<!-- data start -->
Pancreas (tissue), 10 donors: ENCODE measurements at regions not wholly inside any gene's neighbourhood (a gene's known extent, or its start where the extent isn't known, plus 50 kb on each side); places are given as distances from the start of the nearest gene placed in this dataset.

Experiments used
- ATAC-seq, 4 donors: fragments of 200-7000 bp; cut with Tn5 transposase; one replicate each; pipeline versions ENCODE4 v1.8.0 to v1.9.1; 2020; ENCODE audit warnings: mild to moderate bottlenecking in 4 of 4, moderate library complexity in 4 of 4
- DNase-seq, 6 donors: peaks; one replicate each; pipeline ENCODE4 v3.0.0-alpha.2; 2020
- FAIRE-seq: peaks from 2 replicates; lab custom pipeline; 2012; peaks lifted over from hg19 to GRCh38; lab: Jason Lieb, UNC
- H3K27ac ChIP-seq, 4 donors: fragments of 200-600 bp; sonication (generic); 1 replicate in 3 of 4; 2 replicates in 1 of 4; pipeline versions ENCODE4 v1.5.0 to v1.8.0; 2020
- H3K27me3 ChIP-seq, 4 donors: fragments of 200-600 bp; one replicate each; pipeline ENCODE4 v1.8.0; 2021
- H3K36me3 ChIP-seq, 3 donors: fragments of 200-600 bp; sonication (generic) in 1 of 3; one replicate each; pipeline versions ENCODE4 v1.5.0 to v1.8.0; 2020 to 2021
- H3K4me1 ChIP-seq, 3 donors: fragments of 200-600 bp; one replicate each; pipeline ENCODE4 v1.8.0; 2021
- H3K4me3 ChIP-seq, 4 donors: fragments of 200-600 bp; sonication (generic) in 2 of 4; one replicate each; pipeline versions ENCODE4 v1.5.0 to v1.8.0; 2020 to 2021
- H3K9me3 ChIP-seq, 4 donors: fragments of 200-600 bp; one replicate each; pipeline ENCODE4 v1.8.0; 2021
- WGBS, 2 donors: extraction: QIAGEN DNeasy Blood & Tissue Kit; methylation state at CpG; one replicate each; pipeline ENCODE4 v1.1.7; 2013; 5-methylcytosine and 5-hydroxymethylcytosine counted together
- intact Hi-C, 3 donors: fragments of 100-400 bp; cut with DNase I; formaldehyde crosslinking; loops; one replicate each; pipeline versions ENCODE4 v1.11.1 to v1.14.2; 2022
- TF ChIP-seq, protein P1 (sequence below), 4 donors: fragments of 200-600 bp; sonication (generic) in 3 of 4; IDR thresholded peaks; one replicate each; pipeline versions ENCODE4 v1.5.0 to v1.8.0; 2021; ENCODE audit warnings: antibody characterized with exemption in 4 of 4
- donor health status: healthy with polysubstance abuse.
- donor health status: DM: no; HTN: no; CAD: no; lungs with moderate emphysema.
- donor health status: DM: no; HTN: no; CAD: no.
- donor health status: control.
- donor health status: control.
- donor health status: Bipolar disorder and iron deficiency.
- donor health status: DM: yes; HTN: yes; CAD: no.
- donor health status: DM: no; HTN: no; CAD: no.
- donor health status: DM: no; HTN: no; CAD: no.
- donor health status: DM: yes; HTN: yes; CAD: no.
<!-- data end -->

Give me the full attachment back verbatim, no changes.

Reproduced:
Pancreas (tissue), 10 donors: ENCODE measurements at regions not wholly inside any gene's neighbourhood (a gene's known extent, or its start where the extent isn't known, plus 50 kb on each side); places are given as distances from the start of the nearest gene placed in this dataset.

Experiments used
- ATAC-seq, 4 donors: fragments of 200-7000 bp; cut with Tn5 transposase; one replicate each; pipeline versions ENCODE4 v1.8.0 to v1.9.1; 2020; ENCODE audit warnings: mild to moderate bottlenecking in 4 of 4, moderate library complexity in 4 of 4
- DNase-seq, 6 donors: peaks; one replicate each; pipeline ENCODE4 v3.0.0-alpha.2; 2020
- FAIRE-seq: peaks from 2 replicates; lab custom pipeline; 2012; peaks lifted over from hg19 to GRCh38; lab: Jason Lieb, UNC
- H3K27ac ChIP-seq, 4 donors: fragments of 200-600 bp; sonication (generic); 1 replicate in 3 of 4; 2 replicates in 1 of 4; pipeline versions ENCODE4 v1.5.0 to v1.8.0; 2020
- H3K27me3 ChIP-seq, 4 donors: fragments of 200-600 bp; one replicate each; pipeline ENCODE4 v1.8.0; 2021
- H3K36me3 ChIP-seq, 3 donors: fragments of 200-600 bp; sonication (generic) in 1 of 3; one replicate each; pipeline versions ENCODE4 v1.5.0 to v1.8.0; 2020 to 2021
- H3K4me1 ChIP-seq, 3 donors: fragments of 200-600 bp; one replicate each; pipeline ENCODE4 v1.8.0; 2021
- H3K4me3 ChIP-seq, 4 donors: fragments of 200-600 bp; sonication (generic) in 2 of 4; one replicate each; pipeline versions ENCODE4 v1.5.0 to v1.8.0; 2020 to 2021
- H3K9me3 ChIP-seq, 4 donors: fragments of 200-600 bp; one replicate each; pipeline ENCODE4 v1.8.0; 2021
- WGBS, 2 donors: extraction: QIAGEN DNeasy Blood & Tissue Kit; methylation state at CpG; one replicate each; pipeline ENCODE4 v1.1.7; 2013; 5-methylcytosine and 5-hydroxymethylcytosine counted together
- intact Hi-C, 3 donors: fragments of 100-400 bp; cut with DNase I; formaldehyde crosslinking; loops; one replicate each; pipeline versions ENCODE4 v1.11.1 to v1.14.2; 2022
- TF ChIP-seq, protein P1 (sequence below), 4 donors: fragments of 200-600 bp; sonication (generic) in 3 of 4; IDR thresholded peaks; one replicate each; pipeline versions ENCODE4 v1.5.0 to v1.8.0; 2021; ENCODE audit warnings: antibody characterized with exemption in 4 of 4
- donor health status: healthy with polysubstance abuse.
- donor health status: DM: no; HTN: no; CAD: no; lungs with moderate emphysema.
- donor health status: DM: no; HTN: no; CAD: no.
- donor health status: control.
- donor health status: control.
- donor health status: Bipolar disorder and iron deficiency.
- donor health status: DM: yes; HTN: yes; CAD: no.
- donor health status: DM: no; HTN: no; CAD: no.
- donor health status: DM: no; HTN: no; CAD: no.
- donor health status: DM: yes; HTN: yes; CAD: no.